Somebody mentioned StyleTap. And yeah, if for some reason you wanted to create your own complete OS that can proxy all the calls the Palm OS makes down to the metal using another native API, you could, theoretically do this. But there's no reason I can think of to add this extra layer if you don't already own a Windows CE.

Why not? I think you're over-valuing the importance of PalmOS retaining primacy, Beersy. You're closeness to PalmOS has blinded you to the fact that if a potential solution WORKS and the user is unaware of any downside to that solution then it's a viable solution. StyleTap was relatively easy to code by a group of outsiders. Access presumably know a thing or two about both NetFrontOS ans PalmOS and therfore should have no difficulty coding StyleTap for NetFrontOS ("LoveTapô?).

Access bought PalmSource because they wanted a system that would be *under* their browser in an API sense, not off to the side somewhere.

Are you SURE that's why they bought PalmSource? Or did they buy PalmSource because it gave then a turnkey platform with HUGE name recognition (and a large app library) to leverage their cellphone OS onto the carriers?

Browsers need operating systems to run, so if PalmSource isn't going to provide that, who is?

Access. With their browser-based? NetFrontOS.

Understand: NetFront will run *on* the PalmSource OS.

Correction: NetFront CURRENTLY runs on PalmOS. The reverse may be (loosely) true in a year or two.

This doesn't exclude the sad possibility that it will someday become the main way people interact with the OS.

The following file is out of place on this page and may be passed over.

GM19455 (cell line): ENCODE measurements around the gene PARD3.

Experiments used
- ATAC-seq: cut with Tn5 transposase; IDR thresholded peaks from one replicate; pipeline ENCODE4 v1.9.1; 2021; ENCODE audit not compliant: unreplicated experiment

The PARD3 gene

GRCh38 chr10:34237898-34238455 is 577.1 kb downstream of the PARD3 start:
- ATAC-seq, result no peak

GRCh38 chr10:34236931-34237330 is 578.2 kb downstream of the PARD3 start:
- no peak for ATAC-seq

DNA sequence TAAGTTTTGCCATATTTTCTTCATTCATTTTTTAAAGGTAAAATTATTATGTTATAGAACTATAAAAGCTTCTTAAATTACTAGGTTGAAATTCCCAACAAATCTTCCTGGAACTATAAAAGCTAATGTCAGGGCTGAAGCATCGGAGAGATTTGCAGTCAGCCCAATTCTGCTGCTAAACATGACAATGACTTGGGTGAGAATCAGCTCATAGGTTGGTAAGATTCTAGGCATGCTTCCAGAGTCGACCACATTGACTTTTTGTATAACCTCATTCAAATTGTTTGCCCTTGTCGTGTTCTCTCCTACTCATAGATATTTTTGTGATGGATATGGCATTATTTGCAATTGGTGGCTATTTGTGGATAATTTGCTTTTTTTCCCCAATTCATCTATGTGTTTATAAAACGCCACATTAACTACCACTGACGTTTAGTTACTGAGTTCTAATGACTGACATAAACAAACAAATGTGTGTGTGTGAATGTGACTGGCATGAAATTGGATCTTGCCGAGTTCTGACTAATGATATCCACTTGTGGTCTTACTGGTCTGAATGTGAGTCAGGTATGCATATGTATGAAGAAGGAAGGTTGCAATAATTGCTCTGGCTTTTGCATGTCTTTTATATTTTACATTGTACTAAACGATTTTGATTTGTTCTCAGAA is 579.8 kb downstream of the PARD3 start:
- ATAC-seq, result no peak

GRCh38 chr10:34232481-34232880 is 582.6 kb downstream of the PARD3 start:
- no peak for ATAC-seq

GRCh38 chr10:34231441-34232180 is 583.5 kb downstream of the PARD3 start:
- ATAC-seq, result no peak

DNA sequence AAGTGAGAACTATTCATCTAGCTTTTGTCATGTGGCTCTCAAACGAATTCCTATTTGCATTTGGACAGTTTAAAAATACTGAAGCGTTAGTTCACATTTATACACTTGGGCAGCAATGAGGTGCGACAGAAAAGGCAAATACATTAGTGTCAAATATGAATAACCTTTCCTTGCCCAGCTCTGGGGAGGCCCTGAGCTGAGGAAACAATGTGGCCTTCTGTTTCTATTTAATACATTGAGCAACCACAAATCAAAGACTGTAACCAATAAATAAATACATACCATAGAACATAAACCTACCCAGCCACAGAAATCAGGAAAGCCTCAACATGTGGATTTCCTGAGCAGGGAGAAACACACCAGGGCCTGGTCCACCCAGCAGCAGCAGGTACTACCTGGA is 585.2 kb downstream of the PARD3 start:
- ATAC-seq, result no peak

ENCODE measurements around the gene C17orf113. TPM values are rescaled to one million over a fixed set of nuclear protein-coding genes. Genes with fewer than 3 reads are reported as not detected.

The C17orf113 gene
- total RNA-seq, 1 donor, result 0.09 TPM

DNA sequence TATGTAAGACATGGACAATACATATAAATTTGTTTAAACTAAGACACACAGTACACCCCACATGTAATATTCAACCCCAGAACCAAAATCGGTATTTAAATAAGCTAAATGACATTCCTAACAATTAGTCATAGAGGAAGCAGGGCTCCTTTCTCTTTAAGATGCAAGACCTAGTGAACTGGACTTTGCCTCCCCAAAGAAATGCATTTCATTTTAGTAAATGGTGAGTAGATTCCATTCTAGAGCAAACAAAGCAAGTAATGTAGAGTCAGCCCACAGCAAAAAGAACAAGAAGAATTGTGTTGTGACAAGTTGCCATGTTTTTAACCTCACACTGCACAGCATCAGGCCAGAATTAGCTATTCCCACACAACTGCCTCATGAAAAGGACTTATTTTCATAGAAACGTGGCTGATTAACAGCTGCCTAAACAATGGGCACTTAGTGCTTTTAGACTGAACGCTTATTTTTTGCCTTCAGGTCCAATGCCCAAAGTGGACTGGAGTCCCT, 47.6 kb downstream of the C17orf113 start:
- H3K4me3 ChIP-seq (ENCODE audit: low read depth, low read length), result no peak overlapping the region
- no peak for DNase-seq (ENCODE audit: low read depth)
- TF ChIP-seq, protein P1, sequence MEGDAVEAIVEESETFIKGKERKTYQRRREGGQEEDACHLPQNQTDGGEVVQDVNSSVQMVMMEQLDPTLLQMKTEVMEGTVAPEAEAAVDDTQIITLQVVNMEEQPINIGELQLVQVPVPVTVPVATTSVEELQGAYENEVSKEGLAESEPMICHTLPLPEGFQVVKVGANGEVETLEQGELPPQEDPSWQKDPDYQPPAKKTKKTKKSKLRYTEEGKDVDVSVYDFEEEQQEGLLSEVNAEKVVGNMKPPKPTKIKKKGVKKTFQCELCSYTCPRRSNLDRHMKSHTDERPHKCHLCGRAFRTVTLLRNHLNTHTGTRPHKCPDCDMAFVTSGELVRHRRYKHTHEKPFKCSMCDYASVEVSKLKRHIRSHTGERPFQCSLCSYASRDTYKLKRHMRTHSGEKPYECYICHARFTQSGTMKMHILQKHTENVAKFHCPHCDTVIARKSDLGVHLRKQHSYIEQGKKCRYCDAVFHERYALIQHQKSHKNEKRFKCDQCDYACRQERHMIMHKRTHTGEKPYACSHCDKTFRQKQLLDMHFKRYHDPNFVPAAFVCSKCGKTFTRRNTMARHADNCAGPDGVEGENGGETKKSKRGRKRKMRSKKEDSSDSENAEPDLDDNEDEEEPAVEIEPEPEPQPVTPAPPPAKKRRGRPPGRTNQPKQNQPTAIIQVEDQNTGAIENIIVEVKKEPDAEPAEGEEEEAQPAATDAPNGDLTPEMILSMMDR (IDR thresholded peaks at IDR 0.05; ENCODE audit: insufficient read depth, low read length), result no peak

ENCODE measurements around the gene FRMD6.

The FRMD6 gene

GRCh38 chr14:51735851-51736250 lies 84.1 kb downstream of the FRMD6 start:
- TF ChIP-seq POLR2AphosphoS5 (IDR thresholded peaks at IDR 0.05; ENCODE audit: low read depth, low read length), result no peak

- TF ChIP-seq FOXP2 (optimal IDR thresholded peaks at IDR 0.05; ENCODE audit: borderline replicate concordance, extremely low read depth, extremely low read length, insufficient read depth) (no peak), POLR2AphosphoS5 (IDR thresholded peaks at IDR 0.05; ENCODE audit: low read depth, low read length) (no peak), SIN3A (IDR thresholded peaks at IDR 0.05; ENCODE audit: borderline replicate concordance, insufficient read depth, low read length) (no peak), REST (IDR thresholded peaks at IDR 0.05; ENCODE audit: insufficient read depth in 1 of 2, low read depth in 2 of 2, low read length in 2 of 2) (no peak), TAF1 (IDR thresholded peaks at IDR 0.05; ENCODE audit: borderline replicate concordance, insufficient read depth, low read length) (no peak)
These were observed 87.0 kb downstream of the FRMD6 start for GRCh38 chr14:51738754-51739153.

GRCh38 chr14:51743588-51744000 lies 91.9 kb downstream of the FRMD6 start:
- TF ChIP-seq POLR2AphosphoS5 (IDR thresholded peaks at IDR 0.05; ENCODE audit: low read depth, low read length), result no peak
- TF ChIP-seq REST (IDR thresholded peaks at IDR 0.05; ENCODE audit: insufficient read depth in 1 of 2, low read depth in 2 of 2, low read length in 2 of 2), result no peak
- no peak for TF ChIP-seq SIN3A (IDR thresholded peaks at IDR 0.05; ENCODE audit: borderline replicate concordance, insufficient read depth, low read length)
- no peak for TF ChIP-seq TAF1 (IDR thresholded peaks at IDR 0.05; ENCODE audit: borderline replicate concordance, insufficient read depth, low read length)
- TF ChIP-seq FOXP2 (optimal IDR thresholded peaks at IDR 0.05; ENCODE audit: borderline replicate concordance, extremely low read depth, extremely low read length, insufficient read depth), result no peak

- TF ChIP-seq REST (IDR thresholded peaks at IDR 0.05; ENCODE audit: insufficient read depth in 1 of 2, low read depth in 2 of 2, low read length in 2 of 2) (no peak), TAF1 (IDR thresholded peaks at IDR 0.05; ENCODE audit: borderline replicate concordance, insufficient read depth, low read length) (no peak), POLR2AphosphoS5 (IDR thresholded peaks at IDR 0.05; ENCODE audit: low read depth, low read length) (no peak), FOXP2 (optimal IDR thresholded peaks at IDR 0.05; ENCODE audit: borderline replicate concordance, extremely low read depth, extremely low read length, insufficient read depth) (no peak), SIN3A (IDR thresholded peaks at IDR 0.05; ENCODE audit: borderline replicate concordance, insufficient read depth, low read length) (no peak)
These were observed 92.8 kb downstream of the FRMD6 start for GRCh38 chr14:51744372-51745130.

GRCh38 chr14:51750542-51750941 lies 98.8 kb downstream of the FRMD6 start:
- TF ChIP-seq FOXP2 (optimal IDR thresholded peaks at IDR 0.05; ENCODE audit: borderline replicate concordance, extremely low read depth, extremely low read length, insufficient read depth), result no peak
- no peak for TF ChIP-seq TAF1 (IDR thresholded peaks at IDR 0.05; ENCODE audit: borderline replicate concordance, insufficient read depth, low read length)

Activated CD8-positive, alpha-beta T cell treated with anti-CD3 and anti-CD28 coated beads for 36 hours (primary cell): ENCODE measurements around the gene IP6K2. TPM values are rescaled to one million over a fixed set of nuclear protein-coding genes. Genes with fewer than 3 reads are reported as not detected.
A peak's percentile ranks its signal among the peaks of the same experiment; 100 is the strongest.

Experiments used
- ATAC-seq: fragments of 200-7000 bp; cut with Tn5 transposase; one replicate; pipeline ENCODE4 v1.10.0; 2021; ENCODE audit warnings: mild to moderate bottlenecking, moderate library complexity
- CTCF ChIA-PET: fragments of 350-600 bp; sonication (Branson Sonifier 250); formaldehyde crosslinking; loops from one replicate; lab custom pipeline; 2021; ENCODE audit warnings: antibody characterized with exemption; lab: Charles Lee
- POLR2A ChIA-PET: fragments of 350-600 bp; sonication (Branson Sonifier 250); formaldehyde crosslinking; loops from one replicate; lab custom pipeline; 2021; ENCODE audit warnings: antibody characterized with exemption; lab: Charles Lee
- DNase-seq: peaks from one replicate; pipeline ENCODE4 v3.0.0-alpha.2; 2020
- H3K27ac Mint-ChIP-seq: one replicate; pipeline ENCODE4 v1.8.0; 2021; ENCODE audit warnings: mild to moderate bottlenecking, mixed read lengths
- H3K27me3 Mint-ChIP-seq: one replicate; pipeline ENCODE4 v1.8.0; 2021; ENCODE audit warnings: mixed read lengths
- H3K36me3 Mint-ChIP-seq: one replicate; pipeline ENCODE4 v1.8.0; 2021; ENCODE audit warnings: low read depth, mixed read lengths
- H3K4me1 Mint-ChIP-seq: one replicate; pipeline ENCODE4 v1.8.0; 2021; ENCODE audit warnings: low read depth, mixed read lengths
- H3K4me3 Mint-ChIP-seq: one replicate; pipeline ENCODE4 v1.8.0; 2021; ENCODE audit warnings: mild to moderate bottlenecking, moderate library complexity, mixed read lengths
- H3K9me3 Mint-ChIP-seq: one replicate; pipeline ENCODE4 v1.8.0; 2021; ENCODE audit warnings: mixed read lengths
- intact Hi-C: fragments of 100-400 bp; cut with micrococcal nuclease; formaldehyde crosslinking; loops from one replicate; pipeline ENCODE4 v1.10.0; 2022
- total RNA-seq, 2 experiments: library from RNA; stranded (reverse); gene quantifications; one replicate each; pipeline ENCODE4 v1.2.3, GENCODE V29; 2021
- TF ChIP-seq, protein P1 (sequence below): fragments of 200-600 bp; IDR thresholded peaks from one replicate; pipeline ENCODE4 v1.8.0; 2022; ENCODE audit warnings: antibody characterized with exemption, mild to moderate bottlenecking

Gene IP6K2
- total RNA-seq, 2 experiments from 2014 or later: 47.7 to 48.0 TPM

Why sad? If it works, is stable and intuitive, BRING IT ON!

Maybe for some reason the Cobalt middleware will be considered inferior and ACCESS will say they don't think people care about running Protein apps, so they'll remove that middleware, leaving only the kernel, system services, and some low-level application stack that's only responsible for running a PACE environment. I think that's the view that Marty has of where things will go. I'm not convinced.

Beersy, your fondness for PalmOS is clouding your mind. Try to become more cold and calculating (TVoR-like!) and think what you would do if you were Access. I believe Protein APIs and most of Cobalt have now been abandoned in favor of the KISS principle: Keep It Simple, Stupid. Legacy PalmOS apps + easy coding of traditional Palm APIs married to the new-fangled NetFrontOS, which will be expanded to handle telephony, wireless connectivity, etc. Very slick, simple AND practical. (i.e. The opposite of Cobalt! No Be engineers could ever have come up with a plan like that...)


TVoR



------------------------
Sony CLIE UX100: 128 MB real RAM, OLED screen. All the PDA anyone really ever wanted.
------------------------

The Palm eCONomy = Communismô

The Great Palm Swindle: http://www.palminfocenter.com/comment_view.asp?ID=7864#108038

NetFrontLinux - the next major cellphone OS?: http://www.palminfocenter.com/comment_view.asp?ID=8060#111823

RE: Step 1 in the NetFront-as-platform Manifesto has begun..
twizza @ 2/14/2006 12:41:10 AM # Q
Ok, last one before I meet my bed and rest:

So what you are saying David is basically that Access could simply leverage the PalmOS as to only being a browser and then resort to running PACE within the browser (a plugin if you will). And then when they deem that the PalmOS oldies have had enough, they pull the plug and are left with a Linux-backboned, browser-based OS, that just might everage AJAX-like functionality and none of the headache of the PACE layer and PalmOS oldies. In their position, I'd do it like this.